Building a foundation for school success in young children – Part 6: Relating to others

Learn how relating to others can help your child be successful when they are ready for school.

Children are learning how to interact with and relate to others.
Children are learning how to interact with and relate to others.

Pam Schiller’s book, “Seven Skills for School Success,” outlines seven skills that will help parents and early childhood providers build a strong foundation in young children for future success in school. These skills are based on research that shows social and emotional intelligence are critical skills to develop in young children in order to lay the foundation of later success in school and life. 

Research has defined seven key elements that help a child be ready to learn that include confidencecuriosityintentionalityself-controlrelatednesscapacity to communicate and cooperativeness. This sixth article in this series will focus on relating to others.

Young children are not only learning about the world around them, but how to interact with and relate to others. This is an important skill children need to learn in order to be comfortable in social settings. Children will need opportunities to practice interacting with other children and adults. Relating to others includes being able to read and respond to social cues, showing empathy for others, being able to communicate and showing tolerance.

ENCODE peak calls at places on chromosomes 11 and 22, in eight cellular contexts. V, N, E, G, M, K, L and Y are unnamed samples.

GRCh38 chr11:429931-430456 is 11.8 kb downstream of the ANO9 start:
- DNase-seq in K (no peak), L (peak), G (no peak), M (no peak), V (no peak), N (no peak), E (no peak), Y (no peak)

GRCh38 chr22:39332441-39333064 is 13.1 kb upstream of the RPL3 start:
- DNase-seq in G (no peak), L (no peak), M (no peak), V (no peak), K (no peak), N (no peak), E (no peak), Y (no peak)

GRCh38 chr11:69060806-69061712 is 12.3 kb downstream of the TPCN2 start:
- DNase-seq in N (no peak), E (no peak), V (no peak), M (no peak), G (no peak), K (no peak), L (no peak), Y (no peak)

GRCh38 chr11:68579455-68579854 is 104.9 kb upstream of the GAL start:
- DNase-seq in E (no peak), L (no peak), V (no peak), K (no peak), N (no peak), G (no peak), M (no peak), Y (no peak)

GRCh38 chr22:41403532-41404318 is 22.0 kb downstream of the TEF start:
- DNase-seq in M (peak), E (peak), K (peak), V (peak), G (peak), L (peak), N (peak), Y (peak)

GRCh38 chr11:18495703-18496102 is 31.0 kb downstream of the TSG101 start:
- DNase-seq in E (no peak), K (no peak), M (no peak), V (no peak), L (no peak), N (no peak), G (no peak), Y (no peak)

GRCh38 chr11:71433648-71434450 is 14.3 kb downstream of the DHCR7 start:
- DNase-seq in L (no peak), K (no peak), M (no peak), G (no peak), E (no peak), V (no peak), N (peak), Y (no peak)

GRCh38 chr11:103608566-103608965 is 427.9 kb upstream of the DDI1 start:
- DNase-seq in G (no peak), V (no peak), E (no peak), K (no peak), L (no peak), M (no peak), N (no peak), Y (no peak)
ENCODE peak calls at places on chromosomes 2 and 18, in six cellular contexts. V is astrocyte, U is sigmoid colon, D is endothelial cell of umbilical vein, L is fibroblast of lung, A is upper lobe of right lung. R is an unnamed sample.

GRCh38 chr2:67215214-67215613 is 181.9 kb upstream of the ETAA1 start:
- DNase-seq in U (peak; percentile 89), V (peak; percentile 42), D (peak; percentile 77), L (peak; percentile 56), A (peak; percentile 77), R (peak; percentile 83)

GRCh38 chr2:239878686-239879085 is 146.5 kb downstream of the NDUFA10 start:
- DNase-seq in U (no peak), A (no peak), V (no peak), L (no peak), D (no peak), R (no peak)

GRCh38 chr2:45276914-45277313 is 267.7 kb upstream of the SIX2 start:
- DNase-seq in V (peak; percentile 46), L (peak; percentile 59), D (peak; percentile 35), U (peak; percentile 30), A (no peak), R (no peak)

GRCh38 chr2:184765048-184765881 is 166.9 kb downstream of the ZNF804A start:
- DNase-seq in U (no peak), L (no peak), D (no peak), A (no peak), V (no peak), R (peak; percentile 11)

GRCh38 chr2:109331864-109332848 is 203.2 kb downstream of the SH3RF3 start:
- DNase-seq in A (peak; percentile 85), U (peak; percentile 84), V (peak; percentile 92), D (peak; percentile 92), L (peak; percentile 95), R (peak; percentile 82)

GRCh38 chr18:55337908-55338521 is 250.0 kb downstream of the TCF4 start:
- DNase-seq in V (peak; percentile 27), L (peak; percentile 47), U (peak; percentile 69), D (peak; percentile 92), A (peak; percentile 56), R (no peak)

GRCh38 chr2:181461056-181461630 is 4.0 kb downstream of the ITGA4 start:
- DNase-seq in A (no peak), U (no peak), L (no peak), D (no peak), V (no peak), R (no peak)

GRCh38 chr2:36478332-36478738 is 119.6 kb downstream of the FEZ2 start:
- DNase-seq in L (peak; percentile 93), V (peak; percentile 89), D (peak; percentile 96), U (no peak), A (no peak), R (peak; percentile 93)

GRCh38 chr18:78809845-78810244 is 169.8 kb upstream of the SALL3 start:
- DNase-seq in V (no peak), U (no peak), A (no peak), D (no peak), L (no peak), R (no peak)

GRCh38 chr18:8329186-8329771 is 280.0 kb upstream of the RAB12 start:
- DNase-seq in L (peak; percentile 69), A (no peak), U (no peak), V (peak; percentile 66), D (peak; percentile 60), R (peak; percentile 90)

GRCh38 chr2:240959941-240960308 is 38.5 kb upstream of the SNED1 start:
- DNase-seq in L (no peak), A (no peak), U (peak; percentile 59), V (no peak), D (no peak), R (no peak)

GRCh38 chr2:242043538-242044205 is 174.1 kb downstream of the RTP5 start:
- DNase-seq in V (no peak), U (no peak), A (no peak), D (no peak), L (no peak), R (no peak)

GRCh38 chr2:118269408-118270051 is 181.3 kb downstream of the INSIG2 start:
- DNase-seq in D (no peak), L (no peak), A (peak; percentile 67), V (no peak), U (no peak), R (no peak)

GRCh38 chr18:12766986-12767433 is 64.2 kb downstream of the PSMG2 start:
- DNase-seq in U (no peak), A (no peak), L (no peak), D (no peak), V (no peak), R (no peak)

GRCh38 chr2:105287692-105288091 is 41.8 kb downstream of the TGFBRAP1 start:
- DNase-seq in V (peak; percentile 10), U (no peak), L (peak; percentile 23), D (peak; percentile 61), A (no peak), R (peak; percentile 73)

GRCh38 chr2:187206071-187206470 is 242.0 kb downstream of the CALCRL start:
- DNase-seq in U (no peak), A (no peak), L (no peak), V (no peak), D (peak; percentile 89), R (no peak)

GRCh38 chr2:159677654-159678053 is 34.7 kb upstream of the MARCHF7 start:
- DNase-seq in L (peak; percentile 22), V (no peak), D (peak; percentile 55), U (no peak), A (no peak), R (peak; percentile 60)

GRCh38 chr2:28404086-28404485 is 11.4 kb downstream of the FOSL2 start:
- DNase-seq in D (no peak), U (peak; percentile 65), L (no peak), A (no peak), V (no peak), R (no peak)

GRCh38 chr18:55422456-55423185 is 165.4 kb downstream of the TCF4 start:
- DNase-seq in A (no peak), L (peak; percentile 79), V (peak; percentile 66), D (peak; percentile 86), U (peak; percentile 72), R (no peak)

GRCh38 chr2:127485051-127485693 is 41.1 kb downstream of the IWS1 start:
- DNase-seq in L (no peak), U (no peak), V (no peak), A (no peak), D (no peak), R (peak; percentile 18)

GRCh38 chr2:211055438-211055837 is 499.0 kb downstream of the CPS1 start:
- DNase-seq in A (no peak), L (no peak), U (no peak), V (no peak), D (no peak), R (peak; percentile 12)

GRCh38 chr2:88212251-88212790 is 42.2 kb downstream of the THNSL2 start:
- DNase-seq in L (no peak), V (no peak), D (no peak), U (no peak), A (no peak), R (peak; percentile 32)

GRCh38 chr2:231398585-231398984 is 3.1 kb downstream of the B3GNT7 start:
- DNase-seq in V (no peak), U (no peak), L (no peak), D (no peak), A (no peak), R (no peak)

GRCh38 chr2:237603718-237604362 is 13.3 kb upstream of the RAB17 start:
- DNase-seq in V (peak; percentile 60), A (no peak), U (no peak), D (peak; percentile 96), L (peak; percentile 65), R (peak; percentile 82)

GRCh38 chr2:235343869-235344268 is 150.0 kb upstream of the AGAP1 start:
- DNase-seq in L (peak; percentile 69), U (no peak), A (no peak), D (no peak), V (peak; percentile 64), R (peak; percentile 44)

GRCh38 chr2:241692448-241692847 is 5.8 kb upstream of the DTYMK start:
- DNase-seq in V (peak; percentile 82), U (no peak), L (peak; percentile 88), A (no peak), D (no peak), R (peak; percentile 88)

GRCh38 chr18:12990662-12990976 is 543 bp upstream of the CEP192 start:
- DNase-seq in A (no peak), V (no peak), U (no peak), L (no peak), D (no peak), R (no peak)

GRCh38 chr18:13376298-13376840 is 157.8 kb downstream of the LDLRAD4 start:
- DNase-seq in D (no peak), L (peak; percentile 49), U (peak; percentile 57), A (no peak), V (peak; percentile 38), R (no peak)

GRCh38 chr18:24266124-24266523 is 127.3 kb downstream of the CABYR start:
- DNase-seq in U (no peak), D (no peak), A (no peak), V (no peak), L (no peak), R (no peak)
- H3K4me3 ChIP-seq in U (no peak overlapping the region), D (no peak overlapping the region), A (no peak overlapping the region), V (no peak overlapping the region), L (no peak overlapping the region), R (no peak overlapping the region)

Helping children learn to relate to others allows them to become an adult that can handle social situations, interact with others appropriately and build communication skills that will help them throughout their lives.

Schiller suggests several ways adults can help children build intentionality:

  • Express your feelings when appropriate, describe what you are feeling and why you are feeling that way.
  • Help children to name and express what they are feeling in healthy and appropriate ways.
  • Offer children a variety of items to play with and talk about how having variety makes things much more fun and interesting.
  • Read books that show how characters relate to each other, such as:
  • “Swimmy” by Leo Lionni
  • “Chester’s Way” by Kevin Henkes
  • “Matthew and Tillie” by Rebecca Jones
  • “Frog and Toad Together” by Arnold Lobel
  • “The Doorbell Rang” by Pat Hutchinson
  • Encourage children to talk about their feelings and listen to their responses. Show children different pictures of emotions and talk about what they think that person is feeling. You can even sing songs about emotions. Make sure to talk about the emotions, as well as what each emotion might look like.
  • Teach children to use their manners such as saying “please,” “thank you,” “hello” and “goodbye.”
  • Allow children opportunities to participate in games with more than one or two people.
  • Talk to children about their friends.
  • Acknowledge when children are encouraging, supportive or helpful to others.

Helping children learn how to relate to others will help them become comfortable in all types of situations as they get older. For more in-depth ideas on how to help young children relate to others, take a look at the “Seven Skills for School Success” by Pam Schiller. For more ideas about activities and articles on child development, academic success, parenting and life skill development, please visit the Michigan State University Extension website.

Other articles in this series:

Did you find this article useful?